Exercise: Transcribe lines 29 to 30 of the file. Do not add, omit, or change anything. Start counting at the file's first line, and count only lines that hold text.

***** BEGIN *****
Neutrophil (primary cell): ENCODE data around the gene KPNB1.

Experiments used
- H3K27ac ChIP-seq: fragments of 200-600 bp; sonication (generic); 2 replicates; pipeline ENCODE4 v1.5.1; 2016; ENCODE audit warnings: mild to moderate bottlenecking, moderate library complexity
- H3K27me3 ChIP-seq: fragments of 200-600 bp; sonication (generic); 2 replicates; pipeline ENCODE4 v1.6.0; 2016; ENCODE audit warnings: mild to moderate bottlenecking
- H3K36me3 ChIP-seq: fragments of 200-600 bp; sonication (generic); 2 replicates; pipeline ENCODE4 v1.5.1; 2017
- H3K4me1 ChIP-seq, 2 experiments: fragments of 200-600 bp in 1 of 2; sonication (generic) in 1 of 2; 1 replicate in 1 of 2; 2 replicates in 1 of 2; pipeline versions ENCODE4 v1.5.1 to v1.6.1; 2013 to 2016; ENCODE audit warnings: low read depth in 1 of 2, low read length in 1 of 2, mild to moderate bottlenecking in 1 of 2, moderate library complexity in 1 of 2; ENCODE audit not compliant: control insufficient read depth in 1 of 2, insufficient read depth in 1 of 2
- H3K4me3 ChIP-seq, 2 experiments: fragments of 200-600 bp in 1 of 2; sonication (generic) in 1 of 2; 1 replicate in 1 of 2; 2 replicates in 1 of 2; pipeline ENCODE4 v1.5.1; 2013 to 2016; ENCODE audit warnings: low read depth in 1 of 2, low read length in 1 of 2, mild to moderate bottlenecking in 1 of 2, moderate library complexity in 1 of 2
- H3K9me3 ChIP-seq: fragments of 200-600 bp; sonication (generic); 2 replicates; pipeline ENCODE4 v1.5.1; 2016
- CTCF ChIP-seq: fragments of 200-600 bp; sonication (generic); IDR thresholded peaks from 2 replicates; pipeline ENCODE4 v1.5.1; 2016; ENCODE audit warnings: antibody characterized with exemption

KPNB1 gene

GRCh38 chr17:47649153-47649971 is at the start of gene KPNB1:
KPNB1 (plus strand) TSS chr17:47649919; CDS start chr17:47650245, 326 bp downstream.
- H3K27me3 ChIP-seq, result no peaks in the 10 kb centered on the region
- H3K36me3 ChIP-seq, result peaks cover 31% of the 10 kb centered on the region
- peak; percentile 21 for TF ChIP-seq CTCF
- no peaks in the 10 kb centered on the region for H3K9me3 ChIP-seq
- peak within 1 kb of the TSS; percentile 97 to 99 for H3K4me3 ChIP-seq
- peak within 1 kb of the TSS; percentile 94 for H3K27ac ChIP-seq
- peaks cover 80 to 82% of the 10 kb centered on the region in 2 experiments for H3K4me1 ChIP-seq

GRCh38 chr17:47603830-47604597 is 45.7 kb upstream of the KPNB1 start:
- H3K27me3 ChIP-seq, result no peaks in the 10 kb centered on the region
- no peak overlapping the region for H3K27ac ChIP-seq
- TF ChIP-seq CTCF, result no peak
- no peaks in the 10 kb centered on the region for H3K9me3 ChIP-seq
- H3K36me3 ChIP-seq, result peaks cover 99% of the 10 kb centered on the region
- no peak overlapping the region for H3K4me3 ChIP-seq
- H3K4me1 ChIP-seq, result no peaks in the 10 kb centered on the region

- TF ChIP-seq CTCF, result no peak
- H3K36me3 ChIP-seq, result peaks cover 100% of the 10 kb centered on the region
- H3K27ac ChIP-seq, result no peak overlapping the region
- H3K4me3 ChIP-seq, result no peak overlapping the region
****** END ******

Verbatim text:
- H3K36me3 ChIP-seq, result peaks cover 100% of the 10 kb centered on the region
- H3K27ac ChIP-seq, result no peak overlapping the region